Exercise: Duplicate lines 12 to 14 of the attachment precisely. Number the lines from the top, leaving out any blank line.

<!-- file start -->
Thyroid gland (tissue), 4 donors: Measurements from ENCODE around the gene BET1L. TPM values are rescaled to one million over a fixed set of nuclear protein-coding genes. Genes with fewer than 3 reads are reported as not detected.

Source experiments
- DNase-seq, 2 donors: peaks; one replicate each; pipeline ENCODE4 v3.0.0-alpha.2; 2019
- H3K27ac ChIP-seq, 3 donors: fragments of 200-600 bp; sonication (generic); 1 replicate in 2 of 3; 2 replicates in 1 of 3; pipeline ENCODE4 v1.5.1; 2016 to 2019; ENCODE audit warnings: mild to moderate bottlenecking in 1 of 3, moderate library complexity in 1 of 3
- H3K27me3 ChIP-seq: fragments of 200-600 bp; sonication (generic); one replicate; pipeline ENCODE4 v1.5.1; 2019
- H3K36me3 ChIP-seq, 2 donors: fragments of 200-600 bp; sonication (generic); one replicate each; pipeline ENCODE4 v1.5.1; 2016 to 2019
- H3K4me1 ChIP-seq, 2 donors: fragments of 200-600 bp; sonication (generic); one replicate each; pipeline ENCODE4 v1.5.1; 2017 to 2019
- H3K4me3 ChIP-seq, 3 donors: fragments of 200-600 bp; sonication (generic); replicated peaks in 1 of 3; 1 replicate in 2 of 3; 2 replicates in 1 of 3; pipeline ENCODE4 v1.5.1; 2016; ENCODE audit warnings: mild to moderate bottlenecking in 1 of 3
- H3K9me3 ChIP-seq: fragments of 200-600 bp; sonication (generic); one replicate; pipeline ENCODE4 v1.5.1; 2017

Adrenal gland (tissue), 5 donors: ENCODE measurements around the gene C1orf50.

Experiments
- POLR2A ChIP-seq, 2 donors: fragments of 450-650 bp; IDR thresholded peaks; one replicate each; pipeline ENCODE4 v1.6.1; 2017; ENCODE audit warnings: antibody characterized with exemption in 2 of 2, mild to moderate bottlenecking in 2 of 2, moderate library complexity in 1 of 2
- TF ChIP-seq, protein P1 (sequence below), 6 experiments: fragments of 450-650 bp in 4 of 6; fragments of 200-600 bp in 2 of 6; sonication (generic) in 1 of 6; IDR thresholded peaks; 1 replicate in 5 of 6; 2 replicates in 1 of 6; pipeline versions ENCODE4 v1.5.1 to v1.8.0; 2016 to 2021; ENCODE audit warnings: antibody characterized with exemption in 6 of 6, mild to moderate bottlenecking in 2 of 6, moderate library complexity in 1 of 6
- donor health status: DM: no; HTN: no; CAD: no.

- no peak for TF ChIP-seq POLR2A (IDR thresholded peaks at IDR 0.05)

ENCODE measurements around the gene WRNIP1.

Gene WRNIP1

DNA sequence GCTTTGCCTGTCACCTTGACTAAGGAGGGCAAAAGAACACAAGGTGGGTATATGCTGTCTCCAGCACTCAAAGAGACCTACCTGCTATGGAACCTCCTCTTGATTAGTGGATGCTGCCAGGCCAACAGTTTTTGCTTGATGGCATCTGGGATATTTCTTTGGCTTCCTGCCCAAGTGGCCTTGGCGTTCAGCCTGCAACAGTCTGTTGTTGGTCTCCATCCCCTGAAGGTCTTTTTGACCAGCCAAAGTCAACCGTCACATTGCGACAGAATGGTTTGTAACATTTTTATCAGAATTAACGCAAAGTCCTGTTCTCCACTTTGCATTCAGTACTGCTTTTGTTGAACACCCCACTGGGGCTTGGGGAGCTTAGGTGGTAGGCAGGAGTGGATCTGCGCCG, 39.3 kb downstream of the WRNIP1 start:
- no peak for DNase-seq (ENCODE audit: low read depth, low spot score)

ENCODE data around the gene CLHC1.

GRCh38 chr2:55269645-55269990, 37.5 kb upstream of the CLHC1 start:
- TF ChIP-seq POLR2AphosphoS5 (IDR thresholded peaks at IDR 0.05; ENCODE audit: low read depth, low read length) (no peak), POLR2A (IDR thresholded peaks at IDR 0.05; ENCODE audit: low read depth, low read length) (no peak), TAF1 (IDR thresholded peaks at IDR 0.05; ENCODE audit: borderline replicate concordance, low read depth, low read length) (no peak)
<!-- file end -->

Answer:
- POLR2A ChIP-seq, 2 donors: fragments of 450-650 bp; IDR thresholded peaks; one replicate each; pipeline ENCODE4 v1.6.1; 2017; ENCODE audit warnings: antibody characterized with exemption in 2 of 2, mild to moderate bottlenecking in 2 of 2, moderate library complexity in 1 of 2
- TF ChIP-seq, protein P1 (sequence below), 6 experiments: fragments of 450-650 bp in 4 of 6; fragments of 200-600 bp in 2 of 6; sonication (generic) in 1 of 6; IDR thresholded peaks; 1 replicate in 5 of 6; 2 replicates in 1 of 6; pipeline versions ENCODE4 v1.5.1 to v1.8.0; 2016 to 2021; ENCODE audit warnings: antibody characterized with exemption in 6 of 6, mild to moderate bottlenecking in 2 of 6, moderate library complexity in 1 of 6
- donor health status: DM: no; HTN: no; CAD: no.